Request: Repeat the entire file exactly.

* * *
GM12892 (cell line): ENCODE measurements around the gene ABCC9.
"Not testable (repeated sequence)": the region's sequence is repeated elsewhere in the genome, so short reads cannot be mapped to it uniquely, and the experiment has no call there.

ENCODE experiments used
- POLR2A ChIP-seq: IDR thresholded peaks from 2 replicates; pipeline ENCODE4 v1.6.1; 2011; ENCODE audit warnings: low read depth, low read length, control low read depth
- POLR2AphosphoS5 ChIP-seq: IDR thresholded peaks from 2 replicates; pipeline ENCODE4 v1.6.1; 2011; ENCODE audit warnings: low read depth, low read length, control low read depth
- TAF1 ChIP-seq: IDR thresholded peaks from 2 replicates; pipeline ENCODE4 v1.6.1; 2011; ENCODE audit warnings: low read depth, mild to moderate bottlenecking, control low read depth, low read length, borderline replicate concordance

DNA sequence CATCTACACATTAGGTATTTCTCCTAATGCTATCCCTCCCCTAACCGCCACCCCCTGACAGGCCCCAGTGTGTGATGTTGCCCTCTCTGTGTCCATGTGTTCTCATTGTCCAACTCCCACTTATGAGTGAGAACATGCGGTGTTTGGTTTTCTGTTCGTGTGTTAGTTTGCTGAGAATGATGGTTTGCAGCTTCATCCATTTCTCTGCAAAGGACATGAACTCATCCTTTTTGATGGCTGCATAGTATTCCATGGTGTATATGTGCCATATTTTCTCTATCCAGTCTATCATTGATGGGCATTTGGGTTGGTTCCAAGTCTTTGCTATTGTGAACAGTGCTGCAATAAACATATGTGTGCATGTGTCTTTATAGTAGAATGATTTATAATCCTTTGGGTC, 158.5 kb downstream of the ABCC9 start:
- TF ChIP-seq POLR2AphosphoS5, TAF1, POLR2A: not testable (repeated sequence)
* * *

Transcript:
GM12892 (cell line): ENCODE measurements around the gene ABCC9.
"Not testable (repeated sequence)": the region's sequence is repeated elsewhere in the genome, so short reads cannot be mapped to it uniquely, and the experiment has no call there.

ENCODE experiments used
- POLR2A ChIP-seq: IDR thresholded peaks from 2 replicates; pipeline ENCODE4 v1.6.1; 2011; ENCODE audit warnings: low read depth, low read length, control low read depth
- POLR2AphosphoS5 ChIP-seq: IDR thresholded peaks from 2 replicates; pipeline ENCODE4 v1.6.1; 2011; ENCODE audit warnings: low read depth, low read length, control low read depth
- TAF1 ChIP-seq: IDR thresholded peaks from 2 replicates; pipeline ENCODE4 v1.6.1; 2011; ENCODE audit warnings: low read depth, mild to moderate bottlenecking, control low read depth, low read length, borderline replicate concordance

DNA sequence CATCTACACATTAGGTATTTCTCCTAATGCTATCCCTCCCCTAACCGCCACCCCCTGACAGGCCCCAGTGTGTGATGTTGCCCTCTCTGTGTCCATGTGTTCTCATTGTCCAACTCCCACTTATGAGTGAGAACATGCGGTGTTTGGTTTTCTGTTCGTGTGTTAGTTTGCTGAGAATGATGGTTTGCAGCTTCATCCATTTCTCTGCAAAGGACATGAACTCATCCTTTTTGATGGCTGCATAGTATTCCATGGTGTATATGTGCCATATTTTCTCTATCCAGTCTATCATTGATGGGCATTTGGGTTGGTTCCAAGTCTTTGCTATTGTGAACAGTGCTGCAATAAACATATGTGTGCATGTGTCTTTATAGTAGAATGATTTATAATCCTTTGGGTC, 158.5 kb downstream of the ABCC9 start:
- TF ChIP-seq POLR2AphosphoS5, TAF1, POLR2A: not testable (repeated sequence)